In the wake of the tremendous success of the 1970 disaster-suspense film Airport, Universal Studios began working with executive producer Jennings Lang to come up with a new idea that would work within the same "disaster-suspense" genre. Inspiration came in the form of the San Fernando earthquake of February 1971. Director Mark Robson and Lang were intrigued by the idea of creating a disaster on film that would not be confined to an airliner, but rather take place over a large area. Producer Bernard Donnenfeld helped produce the film, but was uncredited.
Budgeted at $7,000,000, Earthquake found itself in a race against the clock with the bigger-budgeted disaster film, The Towering Inferno, which was being produced by Irwin Allen (The Poseidon Adventure) and financed by two studios (20th Century Fox and Warner Bros., a motion picture first).
Lang scored a coup when he was able to sign on screenwriter Mario Puzo to pen the first draft during the summer of 1972. Puzo, fresh from the success of his novel and film, The Godfather, delivered the draft script in August. Much like his The Godfather films, the characters and situations in his Earthquake script were intricate, and showed a similar attention to detail. However, Puzo's detailed script necessitated a much larger production budget (as the action and characters were spread over a vast geographical area in Los Angeles), and Universal was faced with either cutting the script down, or increasing the film's projected budget. Puzo's involvement with Earthquake was short-lived, however, as Paramount Pictures was anxious to begin development with the followup to The Godfather, The Godfather Part II. Since Puzo's services were contractually obligated to the sequel, he felt he would be unable to continue work on two projects of such a large scale, so he opted out of continuing any further work on Earthquake.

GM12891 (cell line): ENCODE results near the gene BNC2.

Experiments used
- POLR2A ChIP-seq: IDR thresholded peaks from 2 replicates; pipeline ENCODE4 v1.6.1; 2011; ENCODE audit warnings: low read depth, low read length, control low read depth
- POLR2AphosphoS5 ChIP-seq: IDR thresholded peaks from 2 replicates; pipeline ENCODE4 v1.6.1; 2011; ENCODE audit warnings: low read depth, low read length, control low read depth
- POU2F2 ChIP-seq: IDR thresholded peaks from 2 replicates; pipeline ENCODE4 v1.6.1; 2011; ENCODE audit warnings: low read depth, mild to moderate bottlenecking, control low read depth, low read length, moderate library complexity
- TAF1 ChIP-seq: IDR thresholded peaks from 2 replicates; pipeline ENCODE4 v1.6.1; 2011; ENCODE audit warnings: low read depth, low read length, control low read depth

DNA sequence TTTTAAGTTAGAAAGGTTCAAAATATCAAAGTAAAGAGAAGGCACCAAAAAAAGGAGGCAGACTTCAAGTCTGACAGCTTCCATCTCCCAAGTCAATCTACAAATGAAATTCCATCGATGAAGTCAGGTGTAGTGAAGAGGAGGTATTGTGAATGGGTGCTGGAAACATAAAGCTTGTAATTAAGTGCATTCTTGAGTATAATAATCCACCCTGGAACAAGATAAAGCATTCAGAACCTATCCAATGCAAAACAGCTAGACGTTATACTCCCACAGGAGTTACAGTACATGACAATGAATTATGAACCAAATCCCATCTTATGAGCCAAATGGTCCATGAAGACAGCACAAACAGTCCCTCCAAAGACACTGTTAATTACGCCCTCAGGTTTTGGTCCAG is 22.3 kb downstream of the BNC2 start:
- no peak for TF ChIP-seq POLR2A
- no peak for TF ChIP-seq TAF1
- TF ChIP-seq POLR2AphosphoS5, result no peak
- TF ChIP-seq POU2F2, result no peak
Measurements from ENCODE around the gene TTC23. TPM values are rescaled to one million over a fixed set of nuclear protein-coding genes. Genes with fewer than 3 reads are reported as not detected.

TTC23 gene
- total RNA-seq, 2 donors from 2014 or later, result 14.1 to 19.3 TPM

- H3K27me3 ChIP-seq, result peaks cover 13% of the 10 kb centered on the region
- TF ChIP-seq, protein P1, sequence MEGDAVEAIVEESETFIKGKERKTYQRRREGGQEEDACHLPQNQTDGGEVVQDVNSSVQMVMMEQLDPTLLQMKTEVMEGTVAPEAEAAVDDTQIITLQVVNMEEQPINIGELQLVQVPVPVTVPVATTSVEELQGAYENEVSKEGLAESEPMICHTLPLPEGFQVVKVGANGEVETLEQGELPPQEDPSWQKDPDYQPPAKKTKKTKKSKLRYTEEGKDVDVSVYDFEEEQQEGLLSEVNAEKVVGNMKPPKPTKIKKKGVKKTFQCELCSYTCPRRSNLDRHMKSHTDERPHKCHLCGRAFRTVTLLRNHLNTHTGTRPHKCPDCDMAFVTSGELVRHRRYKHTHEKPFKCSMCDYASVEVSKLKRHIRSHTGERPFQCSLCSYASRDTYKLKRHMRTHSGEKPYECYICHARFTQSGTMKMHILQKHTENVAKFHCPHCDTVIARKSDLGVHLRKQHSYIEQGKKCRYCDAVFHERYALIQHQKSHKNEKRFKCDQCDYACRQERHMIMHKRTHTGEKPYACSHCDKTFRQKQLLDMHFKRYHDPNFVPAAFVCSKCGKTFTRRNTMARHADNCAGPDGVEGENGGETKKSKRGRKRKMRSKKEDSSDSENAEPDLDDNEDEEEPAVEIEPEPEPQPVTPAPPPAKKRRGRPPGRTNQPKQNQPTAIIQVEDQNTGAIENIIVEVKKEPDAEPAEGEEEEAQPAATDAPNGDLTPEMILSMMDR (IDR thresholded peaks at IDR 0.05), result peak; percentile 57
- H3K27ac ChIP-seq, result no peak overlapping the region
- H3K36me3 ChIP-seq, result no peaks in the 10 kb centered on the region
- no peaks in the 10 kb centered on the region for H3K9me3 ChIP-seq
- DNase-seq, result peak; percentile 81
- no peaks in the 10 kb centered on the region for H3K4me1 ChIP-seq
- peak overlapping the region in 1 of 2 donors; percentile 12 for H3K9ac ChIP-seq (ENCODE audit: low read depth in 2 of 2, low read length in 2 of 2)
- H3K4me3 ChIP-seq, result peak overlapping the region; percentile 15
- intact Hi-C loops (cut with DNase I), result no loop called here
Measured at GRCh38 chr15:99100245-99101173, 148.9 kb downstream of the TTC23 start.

The Earthquake script languished at Universal Studios for a short period of time, but was brought back to life by the huge success of the 20th Century Fox hit, The Poseidon Adventure, released in December 1972. Fueled by that film's enormous box office receipts, Universal Studios put pre-production on Earthquake back into high gear, hiring writer George Fox to continue work with Puzo's first draft. Fox was principally a magazine writer and had never written a screenplay before, so director Mark Robson worked with him to narrow the scope of the script down to fit into the budgetary constraints. After eleven drafts, Earthquake went before the cameras in February 1974.
While The Towering Inferno featured a larger "all star" cast,[a] Universal was able to land Charlton Heston in the lead role. Rounding out the top billing were Ava Gardner, George Kennedy, Lorne Greene, and Geneviève Bujold. Richard Roundtree (riding a wave of success from the Shaft film series) was brought in after filming had already started, filling the part of an Evel Knievel-like motorcycle stuntman. Former evangelical Marjoe Gortner was hired as the antagonist, Jody. Relative unknown Victoria Principal was hired to play the sister of Roundtree's business partner, Sal, played by veteran actor Gabriel Dell.